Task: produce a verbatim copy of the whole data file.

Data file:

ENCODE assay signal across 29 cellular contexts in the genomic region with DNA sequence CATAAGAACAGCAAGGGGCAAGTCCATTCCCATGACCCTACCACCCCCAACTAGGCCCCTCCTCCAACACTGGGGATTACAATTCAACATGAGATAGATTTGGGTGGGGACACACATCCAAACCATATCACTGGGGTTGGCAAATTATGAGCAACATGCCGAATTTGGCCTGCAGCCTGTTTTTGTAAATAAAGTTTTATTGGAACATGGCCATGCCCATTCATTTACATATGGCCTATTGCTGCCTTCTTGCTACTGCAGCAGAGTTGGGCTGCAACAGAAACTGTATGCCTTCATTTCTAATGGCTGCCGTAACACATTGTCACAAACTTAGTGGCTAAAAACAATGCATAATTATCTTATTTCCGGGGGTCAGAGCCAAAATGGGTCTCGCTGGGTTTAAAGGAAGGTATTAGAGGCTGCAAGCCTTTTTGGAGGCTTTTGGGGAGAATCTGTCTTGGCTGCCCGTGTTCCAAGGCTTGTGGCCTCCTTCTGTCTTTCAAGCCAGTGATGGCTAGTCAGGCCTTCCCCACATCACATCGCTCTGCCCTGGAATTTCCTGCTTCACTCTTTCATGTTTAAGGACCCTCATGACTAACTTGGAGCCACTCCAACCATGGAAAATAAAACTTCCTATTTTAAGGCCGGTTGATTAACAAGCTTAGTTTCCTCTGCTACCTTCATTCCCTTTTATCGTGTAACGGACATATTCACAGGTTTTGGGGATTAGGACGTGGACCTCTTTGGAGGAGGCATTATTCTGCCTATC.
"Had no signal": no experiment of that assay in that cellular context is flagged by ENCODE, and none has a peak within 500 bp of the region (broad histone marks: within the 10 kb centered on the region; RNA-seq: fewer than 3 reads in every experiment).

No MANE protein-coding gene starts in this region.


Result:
ENCODE assay signal across 29 cellular contexts in the genomic region with DNA sequence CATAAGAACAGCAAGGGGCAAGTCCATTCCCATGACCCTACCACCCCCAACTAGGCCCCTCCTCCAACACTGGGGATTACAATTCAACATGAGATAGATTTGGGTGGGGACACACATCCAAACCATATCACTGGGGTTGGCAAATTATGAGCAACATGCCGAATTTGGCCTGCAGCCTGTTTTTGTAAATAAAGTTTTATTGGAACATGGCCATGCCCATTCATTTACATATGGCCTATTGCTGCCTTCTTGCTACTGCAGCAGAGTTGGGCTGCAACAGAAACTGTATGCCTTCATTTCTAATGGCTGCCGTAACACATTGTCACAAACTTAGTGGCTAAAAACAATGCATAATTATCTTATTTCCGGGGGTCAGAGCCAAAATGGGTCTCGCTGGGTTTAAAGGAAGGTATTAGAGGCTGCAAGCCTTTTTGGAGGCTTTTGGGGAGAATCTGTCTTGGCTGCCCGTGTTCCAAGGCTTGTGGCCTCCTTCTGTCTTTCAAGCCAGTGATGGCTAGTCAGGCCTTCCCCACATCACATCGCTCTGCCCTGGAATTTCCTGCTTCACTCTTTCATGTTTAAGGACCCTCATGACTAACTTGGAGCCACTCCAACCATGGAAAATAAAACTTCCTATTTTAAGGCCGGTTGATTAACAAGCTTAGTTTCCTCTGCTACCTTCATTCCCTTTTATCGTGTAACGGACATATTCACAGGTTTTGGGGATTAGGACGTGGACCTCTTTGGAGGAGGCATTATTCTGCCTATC.
"Had no signal": no experiment of that assay in that cellular context is flagged by ENCODE, and none has a peak within 500 bp of the region (broad histone marks: within the 10 kb centered on the region; RNA-seq: fewer than 3 reads in every experiment).

No MANE protein-coding gene starts in this region.